Louisiana is entrenched in a debilitating culture of litigation, as residents and businesses regularly sue one another in the hopes of a payout.
But now New Orleans is picking a fight with a bigger opponent: the powerful gas and oil industries. The city recently joined six other parishes that are alleging energy companies are to blame for coastal land loss caused by erosion.
According to The Advocate, the lawsuit was filed in the Orleans Parish Civil District Court. The suit alleges that New Orleans has been harmed by the operations of energy companies such as Entergy New Orleans, Chevron and ExxonMobil.
The lawsuit is seeking payment for the alleged damage and defendants include Apache Louisiana Minerals LLC, Aspect Energy LLC, Chaparral Energy LLC, Chevron, Collins Pipeline, EOG Resources, ExxonMobil Pipeline Co., Gulf South Pipeline Co., Southern Natural Gas Co. and Whiting Oil and Gas Corp. Louisiana Lawsuit Abuse Watch (LLAW) is fearful for the city in going after such a major player in the local economy.
Lana Venable, executive director of LLAW
“It is disappointing that city leaders have decided to engage the City of New Orleans in the fray of coastal lawsuits targeting Louisiana’s job-creating energy industry,” Lana Venable, executive director of LLAW, told Louisiana Record.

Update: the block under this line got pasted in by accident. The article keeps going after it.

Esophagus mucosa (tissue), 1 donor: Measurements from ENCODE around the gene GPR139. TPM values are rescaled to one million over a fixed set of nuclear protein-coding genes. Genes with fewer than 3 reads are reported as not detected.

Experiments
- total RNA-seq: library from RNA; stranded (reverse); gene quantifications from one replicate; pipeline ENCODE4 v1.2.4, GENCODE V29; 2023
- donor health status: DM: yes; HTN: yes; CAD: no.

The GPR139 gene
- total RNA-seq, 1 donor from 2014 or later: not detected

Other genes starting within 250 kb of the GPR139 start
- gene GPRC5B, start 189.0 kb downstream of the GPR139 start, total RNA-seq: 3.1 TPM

The lawsuit against the energy companies claims that coastal erosion is occurring due to a lack of care in operations and maintenance, alleging that the City of New Orleans is being caused to suffer in areas including commerce, transportation, culture and economy. Venable believes that the courtroom is no place to settle a matter such as this and that lawsuits in general are a poor method of resolution.
“Courts are designed to be forums for resolving specific disputes between parties to a case, not to weigh public policy outcomes and impose broad regulatory rules,” she said. “Even if the city is successful in these lawsuits, the only clear winners will be the trial attorneys who stand to make millions. There is no guarantee that any damages recovered would actually be used for coastal restoration activities.”